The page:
Alumna Joyce Lin, Ph.D., has completed her postdoctoral position at Purdue University in the Department of Human Development and Family Studies and currently is a tenure-track assistant professor in the Child and Adolescent Studies Department at the California State University, Fullerton.
In her postdoctoral position at Purdue, Lin worked on updating the Indiana Standards Tool for Alternative Reporting of Kindergarten Readiness (STAR-KR). She also was lead author on a publication in Child & Youth Care Forum: "Parent-Educator Communication Linked to More Frequent Home Learning Activities for Preschoolers" (abstract below).
Lin received her Ph.D. in Education in 2016, specialized in Learning, Cognition, and Development. Her doctoral research explored how parents can be supported in providing optimal home environments for young children.
Article: Parent-Educator Communication Linked to More Frequent Home Learning Activities for Preschoolers
Parent involvement in children’s education has been linked to positive academic and behavioral outcomes. Home-based involvement is especially important for those who may face barriers to being involved at school. Teachers and school directors can encourage home learning activities, but research examining parent–educator communication for preschoolers is not as robust relative to school-aged children. We address whether parent perceptions of parent–educator communication regarding preschoolers’ learning and development is related to the home literacy environment (HLE) and the home numeracy environment (HNE). Participants (n = 262) were drawn from a statewide pre-kindergarten evaluation project aimed at providing early education programming to families with low incomes. The majority of the sample was employed full- or part-time (72.3%), had less than a Bachelor’s degree (88.3%), and children were racially/ethnically diverse (i.e., 39.5% Black, 14.7% Hispanic, 34.9% White, 10.9% other). Multiple regressions were used to examine the relation between parent perceptions of parent–educator communication and children’s home learning environments. Findings indicated that perceptions of parent–educator communication were positively related to the HLE, HNE, and specific learning activities (i.e., naming written letters, identifying letter sounds, reading number books, completing number activity books, learning simple sums, naming written numbers). Findings suggest that efforts to improve parent–educator communication in this domain may yield benefits for children’s learning, although additional research is necessary to determine whether greater parent–educator communication regarding children’s learning and development results in more frequent home learning activities during preschool.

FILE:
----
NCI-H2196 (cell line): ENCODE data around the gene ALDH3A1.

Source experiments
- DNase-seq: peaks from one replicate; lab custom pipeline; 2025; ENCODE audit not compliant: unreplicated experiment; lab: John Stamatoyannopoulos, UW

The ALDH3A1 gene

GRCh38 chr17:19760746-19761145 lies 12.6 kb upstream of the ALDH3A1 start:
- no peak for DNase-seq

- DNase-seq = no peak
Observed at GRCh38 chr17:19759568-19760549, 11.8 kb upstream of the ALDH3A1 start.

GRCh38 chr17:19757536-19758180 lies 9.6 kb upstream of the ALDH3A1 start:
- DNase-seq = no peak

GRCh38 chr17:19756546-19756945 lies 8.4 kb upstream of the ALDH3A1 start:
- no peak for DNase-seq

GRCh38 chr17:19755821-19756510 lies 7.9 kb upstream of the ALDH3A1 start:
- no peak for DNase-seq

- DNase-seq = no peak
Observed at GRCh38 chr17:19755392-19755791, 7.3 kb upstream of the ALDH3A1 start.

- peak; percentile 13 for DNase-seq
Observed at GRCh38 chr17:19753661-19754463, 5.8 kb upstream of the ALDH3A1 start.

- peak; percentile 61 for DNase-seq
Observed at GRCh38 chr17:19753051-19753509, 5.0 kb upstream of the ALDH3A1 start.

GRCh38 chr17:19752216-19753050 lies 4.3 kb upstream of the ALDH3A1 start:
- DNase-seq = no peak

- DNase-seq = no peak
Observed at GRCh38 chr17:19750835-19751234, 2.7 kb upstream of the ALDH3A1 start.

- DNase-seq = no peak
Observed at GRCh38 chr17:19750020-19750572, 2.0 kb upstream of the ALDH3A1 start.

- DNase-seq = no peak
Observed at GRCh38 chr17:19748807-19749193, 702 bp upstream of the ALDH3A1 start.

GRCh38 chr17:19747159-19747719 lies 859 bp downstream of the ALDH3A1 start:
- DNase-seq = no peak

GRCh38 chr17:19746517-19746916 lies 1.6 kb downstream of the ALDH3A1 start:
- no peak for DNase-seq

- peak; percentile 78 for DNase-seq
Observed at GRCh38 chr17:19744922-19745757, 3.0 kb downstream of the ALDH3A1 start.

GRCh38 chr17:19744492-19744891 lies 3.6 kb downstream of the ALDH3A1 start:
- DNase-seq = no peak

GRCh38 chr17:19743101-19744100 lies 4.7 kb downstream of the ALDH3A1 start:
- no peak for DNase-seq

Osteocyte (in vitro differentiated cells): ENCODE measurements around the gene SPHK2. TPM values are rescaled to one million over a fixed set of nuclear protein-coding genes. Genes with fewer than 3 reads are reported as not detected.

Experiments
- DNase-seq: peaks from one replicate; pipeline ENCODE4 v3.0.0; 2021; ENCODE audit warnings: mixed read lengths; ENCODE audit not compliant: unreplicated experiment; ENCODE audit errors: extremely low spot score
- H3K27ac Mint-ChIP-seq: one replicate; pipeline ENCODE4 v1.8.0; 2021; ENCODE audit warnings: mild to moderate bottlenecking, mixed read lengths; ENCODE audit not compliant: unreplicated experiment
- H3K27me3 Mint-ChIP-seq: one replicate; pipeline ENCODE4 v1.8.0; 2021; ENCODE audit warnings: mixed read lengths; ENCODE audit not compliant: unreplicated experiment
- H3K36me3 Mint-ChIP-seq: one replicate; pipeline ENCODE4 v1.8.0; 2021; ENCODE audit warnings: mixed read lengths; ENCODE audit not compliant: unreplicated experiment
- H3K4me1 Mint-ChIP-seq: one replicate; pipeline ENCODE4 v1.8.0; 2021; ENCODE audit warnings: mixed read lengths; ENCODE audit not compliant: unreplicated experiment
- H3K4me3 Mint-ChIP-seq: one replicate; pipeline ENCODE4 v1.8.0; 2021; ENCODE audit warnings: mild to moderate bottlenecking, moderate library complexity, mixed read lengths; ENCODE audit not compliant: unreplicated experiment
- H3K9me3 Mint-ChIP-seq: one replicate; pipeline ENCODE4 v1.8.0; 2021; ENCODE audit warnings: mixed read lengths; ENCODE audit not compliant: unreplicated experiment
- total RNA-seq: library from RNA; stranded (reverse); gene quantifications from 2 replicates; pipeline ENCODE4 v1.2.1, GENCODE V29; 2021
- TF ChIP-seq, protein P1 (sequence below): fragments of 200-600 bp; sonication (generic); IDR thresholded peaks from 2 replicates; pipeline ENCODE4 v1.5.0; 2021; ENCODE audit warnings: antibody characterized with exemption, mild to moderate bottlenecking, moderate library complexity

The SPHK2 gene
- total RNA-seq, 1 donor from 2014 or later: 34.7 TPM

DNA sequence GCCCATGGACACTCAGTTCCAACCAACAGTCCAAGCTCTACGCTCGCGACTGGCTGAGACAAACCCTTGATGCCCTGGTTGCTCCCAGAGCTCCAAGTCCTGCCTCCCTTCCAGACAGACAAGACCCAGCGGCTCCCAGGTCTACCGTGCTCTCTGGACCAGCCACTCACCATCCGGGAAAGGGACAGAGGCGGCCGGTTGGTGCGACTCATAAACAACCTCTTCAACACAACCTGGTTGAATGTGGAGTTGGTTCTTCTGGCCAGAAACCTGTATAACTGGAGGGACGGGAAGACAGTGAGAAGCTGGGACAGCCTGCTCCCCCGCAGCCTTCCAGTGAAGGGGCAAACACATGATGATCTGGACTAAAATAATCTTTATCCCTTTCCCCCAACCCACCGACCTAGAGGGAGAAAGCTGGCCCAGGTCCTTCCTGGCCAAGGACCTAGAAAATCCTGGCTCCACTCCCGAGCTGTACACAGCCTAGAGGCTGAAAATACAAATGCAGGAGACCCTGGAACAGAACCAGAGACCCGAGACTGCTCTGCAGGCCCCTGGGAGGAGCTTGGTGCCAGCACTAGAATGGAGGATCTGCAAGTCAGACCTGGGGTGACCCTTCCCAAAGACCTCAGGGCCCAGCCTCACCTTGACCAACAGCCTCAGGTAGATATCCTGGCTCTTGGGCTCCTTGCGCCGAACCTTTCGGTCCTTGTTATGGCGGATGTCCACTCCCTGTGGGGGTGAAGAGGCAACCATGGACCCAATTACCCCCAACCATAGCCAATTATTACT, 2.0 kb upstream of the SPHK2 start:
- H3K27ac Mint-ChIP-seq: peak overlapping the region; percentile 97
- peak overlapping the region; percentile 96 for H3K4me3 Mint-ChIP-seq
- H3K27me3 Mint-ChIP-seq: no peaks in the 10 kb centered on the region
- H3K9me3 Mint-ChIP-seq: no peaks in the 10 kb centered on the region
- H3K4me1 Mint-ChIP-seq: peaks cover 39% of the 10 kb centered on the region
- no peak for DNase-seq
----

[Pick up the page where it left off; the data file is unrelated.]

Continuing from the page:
Lin, J., Litkowski, E., Schmerold, K., Elicker, J., Schmitt, S. A, & Purpura, D. J. (2019). Parent-educator communication linked to more frequent home learning activities for preschoolers. Child & Youth Care Forum, 1-16. doi: 10.1007/s10566-019-09505-9
Comments are closed.